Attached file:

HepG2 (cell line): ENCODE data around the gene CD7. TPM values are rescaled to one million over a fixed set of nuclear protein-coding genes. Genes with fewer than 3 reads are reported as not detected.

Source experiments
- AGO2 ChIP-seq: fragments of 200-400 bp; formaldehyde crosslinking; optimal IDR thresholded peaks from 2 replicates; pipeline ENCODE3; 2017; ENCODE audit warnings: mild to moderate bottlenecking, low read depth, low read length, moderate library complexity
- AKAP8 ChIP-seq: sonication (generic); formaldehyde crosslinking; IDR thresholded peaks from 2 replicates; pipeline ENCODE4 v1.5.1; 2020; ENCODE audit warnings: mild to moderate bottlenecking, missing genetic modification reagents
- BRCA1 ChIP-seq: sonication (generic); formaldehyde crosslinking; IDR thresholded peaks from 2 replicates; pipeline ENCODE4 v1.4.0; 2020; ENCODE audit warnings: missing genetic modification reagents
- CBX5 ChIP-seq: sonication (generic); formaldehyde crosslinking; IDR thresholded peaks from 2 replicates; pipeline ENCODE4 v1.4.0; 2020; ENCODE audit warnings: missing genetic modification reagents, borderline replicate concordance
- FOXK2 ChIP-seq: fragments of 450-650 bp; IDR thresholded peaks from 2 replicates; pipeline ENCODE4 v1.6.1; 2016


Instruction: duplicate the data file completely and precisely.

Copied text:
HepG2 (cell line): ENCODE data around the gene CD7. TPM values are rescaled to one million over a fixed set of nuclear protein-coding genes. Genes with fewer than 3 reads are reported as not detected.

Source experiments
- AGO2 ChIP-seq: fragments of 200-400 bp; formaldehyde crosslinking; optimal IDR thresholded peaks from 2 replicates; pipeline ENCODE3; 2017; ENCODE audit warnings: mild to moderate bottlenecking, low read depth, low read length, moderate library complexity
- AKAP8 ChIP-seq: sonication (generic); formaldehyde crosslinking; IDR thresholded peaks from 2 replicates; pipeline ENCODE4 v1.5.1; 2020; ENCODE audit warnings: mild to moderate bottlenecking, missing genetic modification reagents
- BRCA1 ChIP-seq: sonication (generic); formaldehyde crosslinking; IDR thresholded peaks from 2 replicates; pipeline ENCODE4 v1.4.0; 2020; ENCODE audit warnings: missing genetic modification reagents
- CBX5 ChIP-seq: sonication (generic); formaldehyde crosslinking; IDR thresholded peaks from 2 replicates; pipeline ENCODE4 v1.4.0; 2020; ENCODE audit warnings: missing genetic modification reagents, borderline replicate concordance
- FOXK2 ChIP-seq: fragments of 450-650 bp; IDR thresholded peaks from 2 replicates; pipeline ENCODE4 v1.6.1; 2016